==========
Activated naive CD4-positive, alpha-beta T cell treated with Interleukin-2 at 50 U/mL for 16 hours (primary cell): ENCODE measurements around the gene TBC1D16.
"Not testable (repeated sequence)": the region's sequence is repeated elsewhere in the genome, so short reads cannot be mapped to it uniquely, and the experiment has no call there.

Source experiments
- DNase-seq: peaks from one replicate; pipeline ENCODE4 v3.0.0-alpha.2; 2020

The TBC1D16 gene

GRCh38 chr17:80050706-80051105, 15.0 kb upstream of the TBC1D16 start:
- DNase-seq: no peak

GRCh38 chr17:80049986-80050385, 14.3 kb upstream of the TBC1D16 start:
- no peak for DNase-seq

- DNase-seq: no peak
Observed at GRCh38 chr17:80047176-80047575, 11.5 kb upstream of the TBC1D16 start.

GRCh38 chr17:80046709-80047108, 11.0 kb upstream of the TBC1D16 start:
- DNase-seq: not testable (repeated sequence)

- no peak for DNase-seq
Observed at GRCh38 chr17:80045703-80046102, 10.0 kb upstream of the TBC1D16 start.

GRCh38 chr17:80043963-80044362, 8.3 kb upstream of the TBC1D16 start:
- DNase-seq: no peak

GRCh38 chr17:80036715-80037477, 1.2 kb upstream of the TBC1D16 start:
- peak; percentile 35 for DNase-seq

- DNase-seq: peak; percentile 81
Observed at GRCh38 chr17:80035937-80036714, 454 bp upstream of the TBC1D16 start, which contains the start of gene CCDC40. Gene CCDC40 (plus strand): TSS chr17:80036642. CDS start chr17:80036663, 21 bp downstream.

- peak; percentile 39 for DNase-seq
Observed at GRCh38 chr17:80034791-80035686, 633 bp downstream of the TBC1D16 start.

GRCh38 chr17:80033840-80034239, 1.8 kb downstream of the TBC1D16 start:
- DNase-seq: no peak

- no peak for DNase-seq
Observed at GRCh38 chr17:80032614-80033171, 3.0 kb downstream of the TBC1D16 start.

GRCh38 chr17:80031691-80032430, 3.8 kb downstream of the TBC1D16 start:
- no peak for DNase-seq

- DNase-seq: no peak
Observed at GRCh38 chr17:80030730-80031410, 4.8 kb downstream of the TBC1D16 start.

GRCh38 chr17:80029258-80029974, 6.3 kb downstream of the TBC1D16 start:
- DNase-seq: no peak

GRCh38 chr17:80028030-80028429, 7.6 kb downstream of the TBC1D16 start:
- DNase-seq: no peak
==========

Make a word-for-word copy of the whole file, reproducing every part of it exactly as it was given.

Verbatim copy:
Activated naive CD4-positive, alpha-beta T cell treated with Interleukin-2 at 50 U/mL for 16 hours (primary cell): ENCODE measurements around the gene TBC1D16.
"Not testable (repeated sequence)": the region's sequence is repeated elsewhere in the genome, so short reads cannot be mapped to it uniquely, and the experiment has no call there.

Source experiments
- DNase-seq: peaks from one replicate; pipeline ENCODE4 v3.0.0-alpha.2; 2020

The TBC1D16 gene

GRCh38 chr17:80050706-80051105, 15.0 kb upstream of the TBC1D16 start:
- DNase-seq: no peak

GRCh38 chr17:80049986-80050385, 14.3 kb upstream of the TBC1D16 start:
- no peak for DNase-seq

- DNase-seq: no peak
Observed at GRCh38 chr17:80047176-80047575, 11.5 kb upstream of the TBC1D16 start.

GRCh38 chr17:80046709-80047108, 11.0 kb upstream of the TBC1D16 start:
- DNase-seq: not testable (repeated sequence)

- no peak for DNase-seq
Observed at GRCh38 chr17:80045703-80046102, 10.0 kb upstream of the TBC1D16 start.

GRCh38 chr17:80043963-80044362, 8.3 kb upstream of the TBC1D16 start:
- DNase-seq: no peak

GRCh38 chr17:80036715-80037477, 1.2 kb upstream of the TBC1D16 start:
- peak; percentile 35 for DNase-seq

- DNase-seq: peak; percentile 81
Observed at GRCh38 chr17:80035937-80036714, 454 bp upstream of the TBC1D16 start, which contains the start of gene CCDC40. Gene CCDC40 (plus strand): TSS chr17:80036642. CDS start chr17:80036663, 21 bp downstream.

- peak; percentile 39 for DNase-seq
Observed at GRCh38 chr17:80034791-80035686, 633 bp downstream of the TBC1D16 start.

GRCh38 chr17:80033840-80034239, 1.8 kb downstream of the TBC1D16 start:
- DNase-seq: no peak

- no peak for DNase-seq
Observed at GRCh38 chr17:80032614-80033171, 3.0 kb downstream of the TBC1D16 start.

GRCh38 chr17:80031691-80032430, 3.8 kb downstream of the TBC1D16 start:
- no peak for DNase-seq

- DNase-seq: no peak
Observed at GRCh38 chr17:80030730-80031410, 4.8 kb downstream of the TBC1D16 start.

GRCh38 chr17:80029258-80029974, 6.3 kb downstream of the TBC1D16 start:
- DNase-seq: no peak

GRCh38 chr17:80028030-80028429, 7.6 kb downstream of the TBC1D16 start:
- DNase-seq: no peak